Skip to main content
×
Loading...

Stones and Bones

Students overlooking a canyon in the Stones and Bones Program

Paleontology Program for High School Students

Join the Field Museum’s Distinguished Service Curator Lance Grande for a four-week intensive practicum in paleontology in Chicago and Wyoming. Go into the field and behind the scenes at The Field Museum to learn how fossils are collected, analyzed, and conserved, as you work alongside museum scientists in the lab and in the field.Students Digging

In Chicago, Dr. Grande and other Field Museum scientists will take you into the labs and galleries where they work and study as they introduce you to important concepts in geology, paleontological methods, stratigraphy, and earth history. You will also learn about basic techniques for the study of evolutionary biology including comparative skeletal anatomy of fishes and other freshwater animals. You will examine methodological concepts such as fossil preparation, illustration, and description. In this way, you will acquire the fundamental scientific background needed to discover and understand the significance of fossils in the field.

In Wyoming, experience what life in the field is all about when you join the ongoing Field Museum expedition in the Green River Formation. This site is one of the world's most productive fossil sites and contains an entire 52 million-year-old community of extinct organisms.

You can see part II and part III of the video on YouTube.

Previous expeditions to the Green River Formation have led Grande and his team to uncover thousands of fossils, including plants, insects, mammals, crocodiles, birds, lizards, turtles, and fishes, many of which are currently on display at the museum.

Spend your mornings and late afternoon digging for fossils from the Cenozoic Period and interpret them in a way that allows you to incorporate fossils into studies of living animals and plants. In the early afternoon and evenings, you can go into town for provisions, help prepare meals for your fellow diggers, and sit around the campfire with the museum's researchers and their families. When you return to Chicago, you will conserve, catalog, and analyze your new discoveries in the museum's preparation labs, using the same techniques and equipment that the museum's own staff uses.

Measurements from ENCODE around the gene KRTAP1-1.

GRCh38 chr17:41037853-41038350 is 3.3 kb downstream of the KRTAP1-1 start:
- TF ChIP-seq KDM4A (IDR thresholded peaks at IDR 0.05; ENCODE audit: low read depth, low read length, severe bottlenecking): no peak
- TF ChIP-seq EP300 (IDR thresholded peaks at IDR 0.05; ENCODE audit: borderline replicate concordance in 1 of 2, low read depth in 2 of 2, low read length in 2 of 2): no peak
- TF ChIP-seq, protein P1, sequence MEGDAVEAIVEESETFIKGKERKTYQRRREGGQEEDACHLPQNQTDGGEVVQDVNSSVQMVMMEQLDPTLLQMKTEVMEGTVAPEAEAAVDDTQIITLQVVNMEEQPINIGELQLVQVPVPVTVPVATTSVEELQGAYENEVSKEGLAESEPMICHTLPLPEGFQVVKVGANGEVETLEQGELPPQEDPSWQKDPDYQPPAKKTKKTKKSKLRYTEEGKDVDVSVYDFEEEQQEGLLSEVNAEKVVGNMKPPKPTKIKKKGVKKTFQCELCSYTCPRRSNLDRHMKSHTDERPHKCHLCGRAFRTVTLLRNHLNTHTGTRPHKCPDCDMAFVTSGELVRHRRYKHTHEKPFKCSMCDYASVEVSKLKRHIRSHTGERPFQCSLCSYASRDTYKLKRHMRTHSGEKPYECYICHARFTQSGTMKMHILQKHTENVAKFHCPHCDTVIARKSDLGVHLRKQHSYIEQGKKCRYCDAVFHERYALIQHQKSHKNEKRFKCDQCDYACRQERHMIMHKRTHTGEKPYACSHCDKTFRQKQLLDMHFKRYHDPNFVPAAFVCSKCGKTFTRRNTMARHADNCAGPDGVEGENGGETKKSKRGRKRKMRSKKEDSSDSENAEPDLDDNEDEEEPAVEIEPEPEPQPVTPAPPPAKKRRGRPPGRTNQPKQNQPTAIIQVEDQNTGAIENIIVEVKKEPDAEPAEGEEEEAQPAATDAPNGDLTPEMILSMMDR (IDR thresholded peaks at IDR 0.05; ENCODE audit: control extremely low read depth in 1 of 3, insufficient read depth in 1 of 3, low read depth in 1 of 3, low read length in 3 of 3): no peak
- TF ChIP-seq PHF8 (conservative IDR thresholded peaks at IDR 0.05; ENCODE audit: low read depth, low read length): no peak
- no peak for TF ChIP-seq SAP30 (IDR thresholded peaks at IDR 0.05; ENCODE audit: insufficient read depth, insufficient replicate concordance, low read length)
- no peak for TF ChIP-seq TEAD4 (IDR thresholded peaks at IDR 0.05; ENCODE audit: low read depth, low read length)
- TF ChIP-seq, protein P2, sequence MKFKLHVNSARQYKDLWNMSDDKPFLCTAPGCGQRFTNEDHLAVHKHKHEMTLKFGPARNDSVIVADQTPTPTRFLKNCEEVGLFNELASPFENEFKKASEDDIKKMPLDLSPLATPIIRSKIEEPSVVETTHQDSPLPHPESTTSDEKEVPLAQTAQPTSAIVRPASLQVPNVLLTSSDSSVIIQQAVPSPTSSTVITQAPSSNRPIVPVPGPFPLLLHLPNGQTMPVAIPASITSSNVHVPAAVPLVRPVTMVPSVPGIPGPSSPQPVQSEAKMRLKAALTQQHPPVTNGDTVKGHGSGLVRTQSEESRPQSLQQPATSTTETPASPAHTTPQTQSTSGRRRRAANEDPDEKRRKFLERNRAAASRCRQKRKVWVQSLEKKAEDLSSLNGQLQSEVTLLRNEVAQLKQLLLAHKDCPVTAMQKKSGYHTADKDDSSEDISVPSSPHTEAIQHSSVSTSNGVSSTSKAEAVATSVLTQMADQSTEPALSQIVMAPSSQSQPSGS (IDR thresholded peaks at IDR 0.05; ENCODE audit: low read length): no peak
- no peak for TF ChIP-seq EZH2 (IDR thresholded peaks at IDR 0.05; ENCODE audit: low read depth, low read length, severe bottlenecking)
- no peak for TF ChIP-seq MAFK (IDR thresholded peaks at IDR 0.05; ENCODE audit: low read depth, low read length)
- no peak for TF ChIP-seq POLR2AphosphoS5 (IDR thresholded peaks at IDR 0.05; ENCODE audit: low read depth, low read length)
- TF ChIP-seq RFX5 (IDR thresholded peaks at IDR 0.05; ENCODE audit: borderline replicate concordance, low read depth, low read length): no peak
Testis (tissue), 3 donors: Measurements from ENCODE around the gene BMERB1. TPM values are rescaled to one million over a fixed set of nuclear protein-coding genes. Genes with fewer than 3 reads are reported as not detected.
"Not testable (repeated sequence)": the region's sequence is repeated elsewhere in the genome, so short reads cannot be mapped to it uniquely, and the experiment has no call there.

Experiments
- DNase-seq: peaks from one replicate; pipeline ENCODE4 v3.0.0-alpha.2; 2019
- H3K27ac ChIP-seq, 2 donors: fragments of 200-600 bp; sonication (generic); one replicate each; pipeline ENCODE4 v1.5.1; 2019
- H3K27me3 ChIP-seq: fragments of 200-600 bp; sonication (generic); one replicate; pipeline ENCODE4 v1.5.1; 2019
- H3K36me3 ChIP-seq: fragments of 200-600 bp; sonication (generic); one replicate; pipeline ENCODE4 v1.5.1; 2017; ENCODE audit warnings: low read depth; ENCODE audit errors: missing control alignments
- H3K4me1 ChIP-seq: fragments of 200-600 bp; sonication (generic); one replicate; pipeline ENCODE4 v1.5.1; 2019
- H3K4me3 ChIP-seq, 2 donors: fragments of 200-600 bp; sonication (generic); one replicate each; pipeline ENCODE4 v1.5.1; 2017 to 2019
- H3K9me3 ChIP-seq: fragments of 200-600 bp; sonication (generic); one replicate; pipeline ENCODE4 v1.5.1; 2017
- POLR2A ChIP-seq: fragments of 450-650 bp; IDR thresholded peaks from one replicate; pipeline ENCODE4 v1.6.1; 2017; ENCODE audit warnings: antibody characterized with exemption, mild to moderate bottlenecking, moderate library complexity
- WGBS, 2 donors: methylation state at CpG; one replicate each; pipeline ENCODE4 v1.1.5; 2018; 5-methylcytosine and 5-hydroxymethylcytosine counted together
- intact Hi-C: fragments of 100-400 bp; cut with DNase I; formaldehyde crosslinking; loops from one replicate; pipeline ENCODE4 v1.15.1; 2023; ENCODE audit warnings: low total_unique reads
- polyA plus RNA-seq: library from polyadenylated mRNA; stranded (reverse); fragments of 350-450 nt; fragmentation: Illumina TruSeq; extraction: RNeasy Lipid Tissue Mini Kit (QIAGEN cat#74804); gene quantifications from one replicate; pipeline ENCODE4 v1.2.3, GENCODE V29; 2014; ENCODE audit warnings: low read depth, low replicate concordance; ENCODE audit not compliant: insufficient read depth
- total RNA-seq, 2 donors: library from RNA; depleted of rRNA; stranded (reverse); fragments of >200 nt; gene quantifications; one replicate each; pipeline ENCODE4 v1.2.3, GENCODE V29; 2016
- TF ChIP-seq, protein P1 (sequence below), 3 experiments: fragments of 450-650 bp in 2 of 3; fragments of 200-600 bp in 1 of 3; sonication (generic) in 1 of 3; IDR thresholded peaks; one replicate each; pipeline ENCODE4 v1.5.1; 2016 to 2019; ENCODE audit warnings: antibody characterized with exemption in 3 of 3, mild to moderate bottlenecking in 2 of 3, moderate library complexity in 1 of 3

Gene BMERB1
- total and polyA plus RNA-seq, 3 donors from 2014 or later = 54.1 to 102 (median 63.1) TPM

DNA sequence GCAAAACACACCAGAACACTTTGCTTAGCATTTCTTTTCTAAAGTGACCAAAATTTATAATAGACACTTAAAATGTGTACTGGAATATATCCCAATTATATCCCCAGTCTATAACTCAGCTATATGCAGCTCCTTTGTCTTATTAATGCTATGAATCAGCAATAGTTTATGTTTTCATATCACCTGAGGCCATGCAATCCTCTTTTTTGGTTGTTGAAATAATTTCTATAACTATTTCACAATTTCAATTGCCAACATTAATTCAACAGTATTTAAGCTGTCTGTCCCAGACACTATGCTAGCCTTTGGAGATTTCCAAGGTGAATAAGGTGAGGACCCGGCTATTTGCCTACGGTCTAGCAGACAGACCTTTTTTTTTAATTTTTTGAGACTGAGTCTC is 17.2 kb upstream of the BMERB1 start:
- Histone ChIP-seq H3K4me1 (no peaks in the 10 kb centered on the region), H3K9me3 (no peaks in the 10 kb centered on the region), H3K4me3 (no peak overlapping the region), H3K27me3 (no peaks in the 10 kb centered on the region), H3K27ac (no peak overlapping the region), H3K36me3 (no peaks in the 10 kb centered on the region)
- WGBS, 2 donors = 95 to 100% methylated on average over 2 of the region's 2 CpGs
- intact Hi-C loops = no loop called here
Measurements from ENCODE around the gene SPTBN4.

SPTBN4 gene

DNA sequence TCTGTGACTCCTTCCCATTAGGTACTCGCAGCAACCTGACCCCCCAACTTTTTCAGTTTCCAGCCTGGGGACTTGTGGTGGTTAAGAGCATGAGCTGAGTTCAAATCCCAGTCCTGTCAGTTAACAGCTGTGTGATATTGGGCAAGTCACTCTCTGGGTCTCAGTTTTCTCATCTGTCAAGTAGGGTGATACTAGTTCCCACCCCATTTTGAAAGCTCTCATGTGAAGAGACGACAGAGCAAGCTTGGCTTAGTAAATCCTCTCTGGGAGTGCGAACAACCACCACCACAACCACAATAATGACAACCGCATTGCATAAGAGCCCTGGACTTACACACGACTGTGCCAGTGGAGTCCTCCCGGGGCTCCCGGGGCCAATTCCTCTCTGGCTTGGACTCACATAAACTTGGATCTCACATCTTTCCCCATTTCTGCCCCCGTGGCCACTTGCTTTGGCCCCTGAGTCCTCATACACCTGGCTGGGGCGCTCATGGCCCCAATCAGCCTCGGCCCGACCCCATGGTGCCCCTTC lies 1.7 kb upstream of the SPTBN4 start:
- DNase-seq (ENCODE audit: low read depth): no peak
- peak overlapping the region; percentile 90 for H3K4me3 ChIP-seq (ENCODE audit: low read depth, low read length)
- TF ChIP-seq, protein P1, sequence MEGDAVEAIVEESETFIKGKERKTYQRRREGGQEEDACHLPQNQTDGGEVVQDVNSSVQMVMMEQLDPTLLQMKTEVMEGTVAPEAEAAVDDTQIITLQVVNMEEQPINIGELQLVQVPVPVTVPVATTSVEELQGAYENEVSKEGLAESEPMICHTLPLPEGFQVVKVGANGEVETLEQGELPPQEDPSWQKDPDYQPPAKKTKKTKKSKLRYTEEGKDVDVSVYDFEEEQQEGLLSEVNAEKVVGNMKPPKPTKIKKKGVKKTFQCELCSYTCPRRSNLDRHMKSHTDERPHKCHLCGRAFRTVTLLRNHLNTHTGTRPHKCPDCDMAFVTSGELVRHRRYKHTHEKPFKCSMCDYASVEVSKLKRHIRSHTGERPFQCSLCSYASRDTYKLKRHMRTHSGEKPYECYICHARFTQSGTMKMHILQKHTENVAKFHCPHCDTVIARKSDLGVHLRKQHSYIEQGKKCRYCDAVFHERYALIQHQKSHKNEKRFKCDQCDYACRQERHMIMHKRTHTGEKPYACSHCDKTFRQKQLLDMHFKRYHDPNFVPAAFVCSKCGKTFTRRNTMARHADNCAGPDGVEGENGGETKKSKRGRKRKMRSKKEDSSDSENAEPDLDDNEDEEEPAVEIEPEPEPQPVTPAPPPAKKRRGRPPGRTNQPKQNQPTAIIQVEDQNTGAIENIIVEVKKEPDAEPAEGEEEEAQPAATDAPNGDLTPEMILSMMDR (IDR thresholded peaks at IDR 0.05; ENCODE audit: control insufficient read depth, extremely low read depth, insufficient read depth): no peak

The Field Museum is considered one of the finest natural history museums in the world, with top-notch collections as well as a strong research team. The museum exhibits a wide range of prehistoric life, from dinosaurs like the famous T.Rex., "Sue," to early mammals, birds, and fish. It is one of the few museums in the world to maintain regular fossil-hunting expeditions in search of prehistoric remains. Stones and Bones gives you a unique opportunity to participate in the paleontological study carried out by the museum.

“This program offers a really valuable opportunity to students who are interested in paleontology. In usual summer sessions, students are just taught in the classroom, but we had plenty of chances of taking part in real field work and this kind of experience cannot be acquired through usual courses.”

Jiaron Q., Shaoxing No. 1 High School, Shaoxing, China

Course(s)

Stones and Bones

Study basic geology (including rocks and minerals, stratigraphy, earth history, and mapping skills), evolutionary biology (including comparative skeletal anatomy of fishes and other freshwater animals, large-scale evolutionary patterns of these animals, and how the 50-million-year-old ecosystem of the Fossil Lake Range was established and functioned), and methods of specimen-based research.  This course provides the fundamental scientific background needed to discover and understand the meaning of fossils as they are preserved, as well as gain actual field experience in Wyoming.

Session(s)

Session I